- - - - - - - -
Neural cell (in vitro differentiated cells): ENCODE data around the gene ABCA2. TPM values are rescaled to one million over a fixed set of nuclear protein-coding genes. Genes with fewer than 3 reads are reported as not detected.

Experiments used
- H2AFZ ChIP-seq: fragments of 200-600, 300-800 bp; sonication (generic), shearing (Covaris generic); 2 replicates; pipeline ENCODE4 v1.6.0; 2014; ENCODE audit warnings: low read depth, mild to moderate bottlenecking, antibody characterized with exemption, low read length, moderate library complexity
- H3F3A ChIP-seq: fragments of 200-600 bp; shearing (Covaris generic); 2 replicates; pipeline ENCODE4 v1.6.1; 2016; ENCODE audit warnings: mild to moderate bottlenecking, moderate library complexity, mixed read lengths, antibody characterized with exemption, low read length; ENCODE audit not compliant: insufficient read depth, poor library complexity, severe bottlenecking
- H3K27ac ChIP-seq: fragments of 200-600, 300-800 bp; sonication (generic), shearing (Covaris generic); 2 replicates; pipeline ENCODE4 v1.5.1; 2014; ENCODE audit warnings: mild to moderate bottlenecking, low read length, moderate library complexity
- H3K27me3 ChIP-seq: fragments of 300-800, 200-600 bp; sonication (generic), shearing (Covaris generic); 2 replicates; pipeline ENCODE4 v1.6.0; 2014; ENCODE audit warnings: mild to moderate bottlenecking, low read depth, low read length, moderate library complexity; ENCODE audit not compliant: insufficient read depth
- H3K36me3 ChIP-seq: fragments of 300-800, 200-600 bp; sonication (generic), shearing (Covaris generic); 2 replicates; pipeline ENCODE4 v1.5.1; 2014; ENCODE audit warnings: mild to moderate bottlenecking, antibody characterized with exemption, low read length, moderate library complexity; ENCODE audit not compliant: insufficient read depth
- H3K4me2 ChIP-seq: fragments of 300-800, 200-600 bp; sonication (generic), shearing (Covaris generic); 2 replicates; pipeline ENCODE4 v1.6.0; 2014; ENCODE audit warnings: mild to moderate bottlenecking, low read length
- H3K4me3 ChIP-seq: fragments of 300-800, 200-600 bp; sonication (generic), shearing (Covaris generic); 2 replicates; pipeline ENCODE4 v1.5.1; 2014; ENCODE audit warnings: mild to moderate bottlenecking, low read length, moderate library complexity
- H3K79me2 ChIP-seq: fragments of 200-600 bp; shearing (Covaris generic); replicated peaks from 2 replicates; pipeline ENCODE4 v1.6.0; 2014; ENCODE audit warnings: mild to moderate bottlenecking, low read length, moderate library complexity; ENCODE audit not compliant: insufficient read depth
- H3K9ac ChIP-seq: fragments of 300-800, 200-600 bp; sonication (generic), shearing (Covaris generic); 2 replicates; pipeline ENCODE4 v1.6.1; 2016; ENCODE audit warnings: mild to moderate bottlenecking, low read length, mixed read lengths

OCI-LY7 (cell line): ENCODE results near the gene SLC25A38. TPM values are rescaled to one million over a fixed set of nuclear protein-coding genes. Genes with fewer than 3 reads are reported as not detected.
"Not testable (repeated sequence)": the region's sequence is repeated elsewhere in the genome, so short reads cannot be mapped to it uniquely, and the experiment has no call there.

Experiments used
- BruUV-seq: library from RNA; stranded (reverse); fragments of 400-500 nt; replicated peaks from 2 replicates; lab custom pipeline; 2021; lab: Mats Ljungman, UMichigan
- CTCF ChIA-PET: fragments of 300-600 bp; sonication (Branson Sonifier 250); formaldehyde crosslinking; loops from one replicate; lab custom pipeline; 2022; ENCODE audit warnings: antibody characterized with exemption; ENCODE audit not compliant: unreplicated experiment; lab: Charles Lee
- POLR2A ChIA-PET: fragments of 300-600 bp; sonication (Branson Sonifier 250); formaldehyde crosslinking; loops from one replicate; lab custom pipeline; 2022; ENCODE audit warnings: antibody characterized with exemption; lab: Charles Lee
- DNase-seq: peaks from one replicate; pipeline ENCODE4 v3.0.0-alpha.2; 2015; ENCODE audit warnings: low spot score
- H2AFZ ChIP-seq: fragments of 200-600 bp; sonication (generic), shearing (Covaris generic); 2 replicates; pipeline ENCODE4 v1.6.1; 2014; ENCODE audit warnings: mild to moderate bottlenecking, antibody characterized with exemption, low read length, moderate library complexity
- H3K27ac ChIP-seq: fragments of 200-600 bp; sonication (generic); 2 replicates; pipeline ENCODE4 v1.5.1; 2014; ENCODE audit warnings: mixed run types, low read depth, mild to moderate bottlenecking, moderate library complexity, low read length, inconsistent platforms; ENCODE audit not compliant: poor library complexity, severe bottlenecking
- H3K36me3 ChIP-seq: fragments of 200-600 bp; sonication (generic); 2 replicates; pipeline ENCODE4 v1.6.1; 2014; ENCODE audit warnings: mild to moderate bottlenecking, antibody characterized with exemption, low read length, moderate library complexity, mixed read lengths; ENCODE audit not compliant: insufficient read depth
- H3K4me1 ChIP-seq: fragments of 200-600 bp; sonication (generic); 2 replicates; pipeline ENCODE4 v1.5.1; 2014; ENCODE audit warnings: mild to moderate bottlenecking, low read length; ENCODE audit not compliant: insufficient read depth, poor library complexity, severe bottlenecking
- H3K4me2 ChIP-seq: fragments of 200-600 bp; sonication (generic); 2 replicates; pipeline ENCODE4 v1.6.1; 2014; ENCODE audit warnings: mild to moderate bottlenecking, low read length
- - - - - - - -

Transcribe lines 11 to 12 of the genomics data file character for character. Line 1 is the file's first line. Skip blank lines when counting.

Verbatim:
- H3K9ac ChIP-seq: fragments of 300-800, 200-600 bp; sonication (generic), shearing (Covaris generic); 2 replicates; pipeline ENCODE4 v1.6.1; 2016; ENCODE audit warnings: mild to moderate bottlenecking, low read length, mixed read lengths

OCI-LY7 (cell line): ENCODE results near the gene SLC25A38. TPM values are rescaled to one million over a fixed set of nuclear protein-coding genes. Genes with fewer than 3 reads are reported as not detected.